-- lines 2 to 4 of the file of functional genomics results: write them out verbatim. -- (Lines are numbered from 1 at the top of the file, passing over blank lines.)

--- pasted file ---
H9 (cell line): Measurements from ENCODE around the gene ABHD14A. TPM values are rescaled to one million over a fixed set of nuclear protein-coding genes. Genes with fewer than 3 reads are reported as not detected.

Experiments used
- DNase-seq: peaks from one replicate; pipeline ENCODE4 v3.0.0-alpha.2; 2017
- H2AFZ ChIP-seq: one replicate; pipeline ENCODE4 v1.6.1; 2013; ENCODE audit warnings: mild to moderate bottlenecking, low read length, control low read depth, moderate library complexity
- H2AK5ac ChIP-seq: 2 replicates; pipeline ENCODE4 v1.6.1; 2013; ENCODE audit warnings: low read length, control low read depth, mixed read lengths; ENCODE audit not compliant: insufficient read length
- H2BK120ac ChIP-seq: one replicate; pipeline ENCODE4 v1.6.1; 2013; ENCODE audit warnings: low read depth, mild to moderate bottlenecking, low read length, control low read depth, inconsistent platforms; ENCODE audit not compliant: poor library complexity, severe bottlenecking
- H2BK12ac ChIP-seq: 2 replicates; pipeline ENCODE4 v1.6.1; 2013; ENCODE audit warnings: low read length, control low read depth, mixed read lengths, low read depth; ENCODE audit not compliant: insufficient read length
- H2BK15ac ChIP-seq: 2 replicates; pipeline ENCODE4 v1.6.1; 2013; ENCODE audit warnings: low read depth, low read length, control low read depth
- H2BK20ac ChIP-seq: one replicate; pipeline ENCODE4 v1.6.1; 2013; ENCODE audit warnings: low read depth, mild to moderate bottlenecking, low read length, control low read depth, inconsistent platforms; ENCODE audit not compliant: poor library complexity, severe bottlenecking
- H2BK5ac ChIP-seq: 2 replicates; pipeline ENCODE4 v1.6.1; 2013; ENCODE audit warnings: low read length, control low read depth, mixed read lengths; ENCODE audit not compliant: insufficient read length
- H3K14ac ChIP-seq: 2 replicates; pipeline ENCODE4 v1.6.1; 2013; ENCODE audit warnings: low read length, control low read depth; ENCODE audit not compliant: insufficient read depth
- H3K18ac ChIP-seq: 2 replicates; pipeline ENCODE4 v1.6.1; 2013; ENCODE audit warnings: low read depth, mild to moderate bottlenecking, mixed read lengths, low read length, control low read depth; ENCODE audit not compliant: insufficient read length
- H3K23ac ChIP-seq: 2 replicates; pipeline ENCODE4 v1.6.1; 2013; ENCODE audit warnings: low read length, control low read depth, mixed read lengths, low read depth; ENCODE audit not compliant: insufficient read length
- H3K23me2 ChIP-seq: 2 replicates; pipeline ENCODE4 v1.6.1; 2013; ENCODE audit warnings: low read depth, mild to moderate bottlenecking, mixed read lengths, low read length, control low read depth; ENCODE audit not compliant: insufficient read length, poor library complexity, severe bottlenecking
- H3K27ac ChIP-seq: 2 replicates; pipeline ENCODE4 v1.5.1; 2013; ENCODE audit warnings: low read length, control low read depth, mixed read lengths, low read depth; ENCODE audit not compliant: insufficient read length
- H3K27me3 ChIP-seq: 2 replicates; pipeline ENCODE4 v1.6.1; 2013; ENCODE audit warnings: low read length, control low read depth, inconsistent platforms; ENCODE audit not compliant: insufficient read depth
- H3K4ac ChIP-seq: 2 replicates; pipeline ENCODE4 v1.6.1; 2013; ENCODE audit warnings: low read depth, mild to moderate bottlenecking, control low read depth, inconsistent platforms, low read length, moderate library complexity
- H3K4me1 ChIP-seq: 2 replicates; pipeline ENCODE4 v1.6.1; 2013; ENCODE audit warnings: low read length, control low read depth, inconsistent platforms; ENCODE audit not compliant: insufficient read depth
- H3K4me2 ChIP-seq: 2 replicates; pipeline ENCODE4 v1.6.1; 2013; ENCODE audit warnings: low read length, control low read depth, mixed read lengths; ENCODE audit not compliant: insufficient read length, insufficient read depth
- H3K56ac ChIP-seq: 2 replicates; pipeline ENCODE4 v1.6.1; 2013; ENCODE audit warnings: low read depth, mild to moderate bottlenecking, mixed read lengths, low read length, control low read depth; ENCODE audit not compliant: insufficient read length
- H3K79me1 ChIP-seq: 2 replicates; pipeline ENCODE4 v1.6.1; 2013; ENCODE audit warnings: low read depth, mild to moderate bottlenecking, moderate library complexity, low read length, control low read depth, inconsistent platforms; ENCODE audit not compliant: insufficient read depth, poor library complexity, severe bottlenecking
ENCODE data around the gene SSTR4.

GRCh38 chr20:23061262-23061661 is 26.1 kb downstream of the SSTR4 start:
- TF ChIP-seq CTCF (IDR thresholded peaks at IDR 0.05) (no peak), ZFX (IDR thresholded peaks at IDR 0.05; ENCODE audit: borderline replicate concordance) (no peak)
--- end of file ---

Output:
Experiments used
- DNase-seq: peaks from one replicate; pipeline ENCODE4 v3.0.0-alpha.2; 2017
- H2AFZ ChIP-seq: one replicate; pipeline ENCODE4 v1.6.1; 2013; ENCODE audit warnings: mild to moderate bottlenecking, low read length, control low read depth, moderate library complexity